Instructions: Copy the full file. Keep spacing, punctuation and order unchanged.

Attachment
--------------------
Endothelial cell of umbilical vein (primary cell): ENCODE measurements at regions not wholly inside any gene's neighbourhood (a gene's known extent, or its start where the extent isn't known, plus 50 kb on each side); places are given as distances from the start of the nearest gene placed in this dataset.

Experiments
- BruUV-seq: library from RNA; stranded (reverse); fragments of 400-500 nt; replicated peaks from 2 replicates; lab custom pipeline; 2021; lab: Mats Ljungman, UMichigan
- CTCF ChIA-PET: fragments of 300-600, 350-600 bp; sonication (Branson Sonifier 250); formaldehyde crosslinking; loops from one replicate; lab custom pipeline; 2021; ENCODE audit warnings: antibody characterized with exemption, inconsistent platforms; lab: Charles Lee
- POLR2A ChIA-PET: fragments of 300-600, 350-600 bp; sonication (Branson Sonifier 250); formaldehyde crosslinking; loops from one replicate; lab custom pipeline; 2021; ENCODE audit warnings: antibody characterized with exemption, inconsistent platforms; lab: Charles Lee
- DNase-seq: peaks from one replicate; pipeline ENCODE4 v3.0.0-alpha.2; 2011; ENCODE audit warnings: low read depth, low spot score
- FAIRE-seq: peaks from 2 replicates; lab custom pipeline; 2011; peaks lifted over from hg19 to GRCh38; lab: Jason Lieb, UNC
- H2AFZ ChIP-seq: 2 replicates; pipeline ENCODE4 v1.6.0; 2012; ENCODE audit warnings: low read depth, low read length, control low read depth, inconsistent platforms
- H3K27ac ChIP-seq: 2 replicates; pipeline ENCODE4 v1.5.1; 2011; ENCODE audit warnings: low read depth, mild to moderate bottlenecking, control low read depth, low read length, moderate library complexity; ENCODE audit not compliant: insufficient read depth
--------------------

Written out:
Endothelial cell of umbilical vein (primary cell): ENCODE measurements at regions not wholly inside any gene's neighbourhood (a gene's known extent, or its start where the extent isn't known, plus 50 kb on each side); places are given as distances from the start of the nearest gene placed in this dataset.

Experiments
- BruUV-seq: library from RNA; stranded (reverse); fragments of 400-500 nt; replicated peaks from 2 replicates; lab custom pipeline; 2021; lab: Mats Ljungman, UMichigan
- CTCF ChIA-PET: fragments of 300-600, 350-600 bp; sonication (Branson Sonifier 250); formaldehyde crosslinking; loops from one replicate; lab custom pipeline; 2021; ENCODE audit warnings: antibody characterized with exemption, inconsistent platforms; lab: Charles Lee
- POLR2A ChIA-PET: fragments of 300-600, 350-600 bp; sonication (Branson Sonifier 250); formaldehyde crosslinking; loops from one replicate; lab custom pipeline; 2021; ENCODE audit warnings: antibody characterized with exemption, inconsistent platforms; lab: Charles Lee
- DNase-seq: peaks from one replicate; pipeline ENCODE4 v3.0.0-alpha.2; 2011; ENCODE audit warnings: low read depth, low spot score
- FAIRE-seq: peaks from 2 replicates; lab custom pipeline; 2011; peaks lifted over from hg19 to GRCh38; lab: Jason Lieb, UNC
- H2AFZ ChIP-seq: 2 replicates; pipeline ENCODE4 v1.6.0; 2012; ENCODE audit warnings: low read depth, low read length, control low read depth, inconsistent platforms
- H3K27ac ChIP-seq: 2 replicates; pipeline ENCODE4 v1.5.1; 2011; ENCODE audit warnings: low read depth, mild to moderate bottlenecking, control low read depth, low read length, moderate library complexity; ENCODE audit not compliant: insufficient read depth